Nuclear Technology / Volume 164 / Number 3 / December 2008 / Pages 410-432
Technical Paper / Nuclear Plant Operations and Control / dx.doi.org/10.13182/NT08-A4035
The goals of the Global Nuclear Energy Partnership (GNEP) are to expand the use of nuclear energy to meet increasing global energy demand in an environmentally sustainable manner, to address nuclear waste management issues without making separated plutonium, and to address nonproliferation concerns. The Advanced Burner Reactor (ABR) is a fast reactor concept that supports the GNEP fuel cycle system. Since the Integral Fast Reactor (IFR) and Advanced Liquid Metal Reactor (ALMR) projects were terminated in 1994, there has been no major development on sodium-cooled fast reactors in the United States. Therefore, in support of the GNEP ABR program, the history of sodium-cooled reactor development was reviewed to support the initiation of this technology within the United States and to gain an understanding of the technology gaps that may still remain for sodium fast reactor technology.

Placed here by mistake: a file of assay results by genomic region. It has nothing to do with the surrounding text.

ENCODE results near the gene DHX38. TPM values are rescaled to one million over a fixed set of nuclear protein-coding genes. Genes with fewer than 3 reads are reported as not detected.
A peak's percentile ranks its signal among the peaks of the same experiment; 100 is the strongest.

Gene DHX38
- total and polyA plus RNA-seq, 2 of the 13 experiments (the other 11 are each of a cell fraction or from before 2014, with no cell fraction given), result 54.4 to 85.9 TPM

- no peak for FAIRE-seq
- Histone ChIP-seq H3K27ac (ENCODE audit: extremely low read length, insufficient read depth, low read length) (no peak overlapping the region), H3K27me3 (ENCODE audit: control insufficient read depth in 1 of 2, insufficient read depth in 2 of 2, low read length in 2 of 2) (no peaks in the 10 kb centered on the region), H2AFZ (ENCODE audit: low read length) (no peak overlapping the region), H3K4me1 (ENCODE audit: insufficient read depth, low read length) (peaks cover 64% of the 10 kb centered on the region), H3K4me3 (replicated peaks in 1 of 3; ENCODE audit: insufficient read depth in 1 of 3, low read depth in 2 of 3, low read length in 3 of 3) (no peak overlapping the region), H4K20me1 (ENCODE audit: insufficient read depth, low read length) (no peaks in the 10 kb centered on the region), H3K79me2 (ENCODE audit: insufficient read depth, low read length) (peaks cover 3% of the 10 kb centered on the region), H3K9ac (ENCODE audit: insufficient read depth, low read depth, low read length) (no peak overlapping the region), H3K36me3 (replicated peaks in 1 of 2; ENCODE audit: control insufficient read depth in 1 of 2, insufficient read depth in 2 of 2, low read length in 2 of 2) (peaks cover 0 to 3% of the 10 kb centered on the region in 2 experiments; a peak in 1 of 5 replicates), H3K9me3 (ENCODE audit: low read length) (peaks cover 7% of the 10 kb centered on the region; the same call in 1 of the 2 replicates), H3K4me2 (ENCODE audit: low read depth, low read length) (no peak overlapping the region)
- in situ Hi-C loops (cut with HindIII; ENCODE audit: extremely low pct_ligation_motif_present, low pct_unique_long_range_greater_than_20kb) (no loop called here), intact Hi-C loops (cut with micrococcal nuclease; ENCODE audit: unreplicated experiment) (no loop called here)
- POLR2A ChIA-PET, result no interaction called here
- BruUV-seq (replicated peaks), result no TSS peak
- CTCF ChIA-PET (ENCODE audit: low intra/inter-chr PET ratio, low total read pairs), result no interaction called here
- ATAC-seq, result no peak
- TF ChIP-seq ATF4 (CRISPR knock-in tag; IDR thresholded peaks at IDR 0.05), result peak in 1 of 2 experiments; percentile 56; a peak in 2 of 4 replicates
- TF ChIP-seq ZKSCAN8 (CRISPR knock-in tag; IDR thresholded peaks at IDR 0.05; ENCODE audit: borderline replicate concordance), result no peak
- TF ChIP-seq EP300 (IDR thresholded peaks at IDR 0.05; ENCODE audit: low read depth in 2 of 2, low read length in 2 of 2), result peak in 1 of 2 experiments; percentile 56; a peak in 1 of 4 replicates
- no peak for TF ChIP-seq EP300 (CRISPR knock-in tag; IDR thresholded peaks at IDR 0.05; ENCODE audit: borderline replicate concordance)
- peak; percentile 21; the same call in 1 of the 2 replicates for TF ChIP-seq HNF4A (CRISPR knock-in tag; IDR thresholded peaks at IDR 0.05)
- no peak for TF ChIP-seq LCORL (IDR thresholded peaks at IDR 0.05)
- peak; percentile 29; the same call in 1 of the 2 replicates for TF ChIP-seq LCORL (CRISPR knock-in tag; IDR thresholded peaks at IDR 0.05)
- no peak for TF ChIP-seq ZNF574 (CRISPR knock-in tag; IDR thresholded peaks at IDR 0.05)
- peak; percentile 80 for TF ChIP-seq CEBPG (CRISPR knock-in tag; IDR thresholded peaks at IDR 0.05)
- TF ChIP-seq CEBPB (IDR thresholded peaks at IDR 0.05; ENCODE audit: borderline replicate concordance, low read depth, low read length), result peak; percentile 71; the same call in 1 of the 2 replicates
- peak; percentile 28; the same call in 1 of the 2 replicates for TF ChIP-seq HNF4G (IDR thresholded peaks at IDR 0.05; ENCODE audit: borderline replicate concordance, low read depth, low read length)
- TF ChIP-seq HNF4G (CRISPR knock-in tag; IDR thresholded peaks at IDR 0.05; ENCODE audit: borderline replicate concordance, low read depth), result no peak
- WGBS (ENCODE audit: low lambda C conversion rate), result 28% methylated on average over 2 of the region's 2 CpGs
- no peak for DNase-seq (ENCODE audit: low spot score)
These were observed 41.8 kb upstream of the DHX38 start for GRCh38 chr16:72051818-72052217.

A sodium-heated steam generator is one of the key components in the fast reactor system since it provides interface between sodium and water. In this gap analysis, information of fabrication and operation experiences in reactor plant steam generators and prototype steam generators was carefully reviewed, for example the Enrico Fermi Atomic Power Plant, the Prototype Fast Reactor (PFR), and Phénix steam generators; the Babcock & Wilcox helical coil tube, 70 MW; the Westinghouse double-wall tube, 70 MW; the Clinch River Breeder Reactor (CRBR) full-scale evaporator; the Superphénix prototype helical coil tube, 45 MW; the SNR-300 prototype straight tube, 50 MW; the SNR-300 prototype helical coil tube, 50 MW; and the Monju prototype helical coil tube, 50 MW. The results of this evaluation indicate that straight and helical coil tube steam generators are the best immediate candidate designs for producing reliable steam generators for future sodium fast reactor applications. Though the design comparison suggested that the straight tube type has the advantages of compactness and ease of inspection, prototype tests revealed more technical problems than the helical modules. From the viewpoint of tube material, 2¼Cr steel has been well established, and Incoloy® 800, 9Cr, and 12Cr steels are available as higher-performance materials.